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Thread: Massive Sale on for TSW

  1. #11

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    On a broader scale, all creative modelling hobbies are in decline and getting ever more expensive.

    Us old men failed to pass the interest on to a younger generation?

  2. #12
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    Quote Originally Posted by Edwin View Post
    On a broader scale, all creative modelling hobbies are in decline and getting ever more expensive.

    Us old men failed to pass the interest on to a younger generation?
    Not something to lay the blame at the feet of "us old men" Edwin.

    The difference is that us old men actually didn't have any "virtual worlds" to play in? Sure there were model railways, there were plastic kits of everything from aircraft to military vehicles to cars etc. which DID require some creativity .....but what we did have is the actual world to go out and explore in?

    In the UK we had "trainspotting" (Rail Fanning? T'other side of the pond), we had massive cheap air displays, affordable car race meetings etc. When you've seen the real deal the idea of simulating it virtually, along with creating content was almost a dream realised for us?

    Now the Console market feeds them un-imagined eye candy and action and all spoon fed? The real world is still out there (least ways it was before I sat down to type this LOL!) but the youngsters today don't seem interested on the stuff that interested our generation when we were their age?
    Geoff
    Dorset - near The Swanage Railway.
    UK

  3. #13
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    Well I have taken to buying Railway Modeller every other month or so - primarily to get ideas for "model" style routes, not to pursue the real thing (declining manual dexterity and eyesight not to mention the outrageous cost put paid to that. However it is very noticeable that most of the featured layouts and other articles come from people in the 40+ or even 50+ age group.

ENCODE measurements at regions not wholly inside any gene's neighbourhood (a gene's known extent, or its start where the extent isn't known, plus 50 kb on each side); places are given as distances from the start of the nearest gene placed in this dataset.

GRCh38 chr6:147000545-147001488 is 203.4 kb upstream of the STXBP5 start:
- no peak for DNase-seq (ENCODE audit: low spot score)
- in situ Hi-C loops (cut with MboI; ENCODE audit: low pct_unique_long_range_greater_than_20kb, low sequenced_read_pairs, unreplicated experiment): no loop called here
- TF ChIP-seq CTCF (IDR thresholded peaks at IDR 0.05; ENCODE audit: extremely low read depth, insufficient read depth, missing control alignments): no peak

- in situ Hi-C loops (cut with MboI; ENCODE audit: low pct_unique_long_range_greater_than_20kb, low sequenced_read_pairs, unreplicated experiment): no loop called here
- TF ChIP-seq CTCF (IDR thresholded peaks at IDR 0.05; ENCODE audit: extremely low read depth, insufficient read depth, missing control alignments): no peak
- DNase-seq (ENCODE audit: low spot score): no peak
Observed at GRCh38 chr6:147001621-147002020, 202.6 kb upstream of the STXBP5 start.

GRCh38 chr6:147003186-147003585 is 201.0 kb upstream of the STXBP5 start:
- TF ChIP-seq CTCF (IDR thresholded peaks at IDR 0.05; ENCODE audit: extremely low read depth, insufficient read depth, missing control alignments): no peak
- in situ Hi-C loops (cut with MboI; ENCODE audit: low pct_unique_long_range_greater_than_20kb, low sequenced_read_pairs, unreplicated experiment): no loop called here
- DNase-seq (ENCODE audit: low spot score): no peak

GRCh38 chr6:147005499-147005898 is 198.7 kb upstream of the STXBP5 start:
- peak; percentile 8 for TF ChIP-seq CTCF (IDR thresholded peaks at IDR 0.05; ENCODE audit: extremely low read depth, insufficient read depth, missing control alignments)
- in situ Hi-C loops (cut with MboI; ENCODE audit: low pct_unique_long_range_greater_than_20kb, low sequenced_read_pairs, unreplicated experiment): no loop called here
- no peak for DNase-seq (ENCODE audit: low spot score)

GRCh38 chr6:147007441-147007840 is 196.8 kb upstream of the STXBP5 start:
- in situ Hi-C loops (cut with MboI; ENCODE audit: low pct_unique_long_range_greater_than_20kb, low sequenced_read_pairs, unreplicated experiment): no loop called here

When I was growing up, I was fascinated by model railways, particularly the shops that typically had an urban labyrinth layout in the window, or the department store at Christmas. It was my one must have toy, though back in those days my parents never had much money so the reality was the clockwork train set, rather than the electric one though one year we did get a Triang "Big Big" O gauge set, replete with plastic track and battery powered loco.

    We never had kids or grandkids, more's the pity, so I can't say whether the younger generation feel the same way but I suspect not.
    Vern.

  4. #14
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    Quote Originally Posted by Edwin View Post
    .....Us old men failed to pass the interest on to a younger generation?
    No. The younger generation have different pastimes to what we had when we were the "younger generation".

    To be simplistic, we sat around constructing plastic model aircraft whereas our fathers sat around carving models out of wood.

    It is, quite literally, a generation thing and will forever be so.
    IBM XT i386; 512Kb RAM; 5.25" FDD; 1.4Mb FDD; 5Mb HDD; VGA 256-colour graphics card; AdLib soundcard; DR DOS 6.0; Windows 3.0

  5. #15
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    My father sat around, just west of the iron curtain, waiting for Ivan to attack.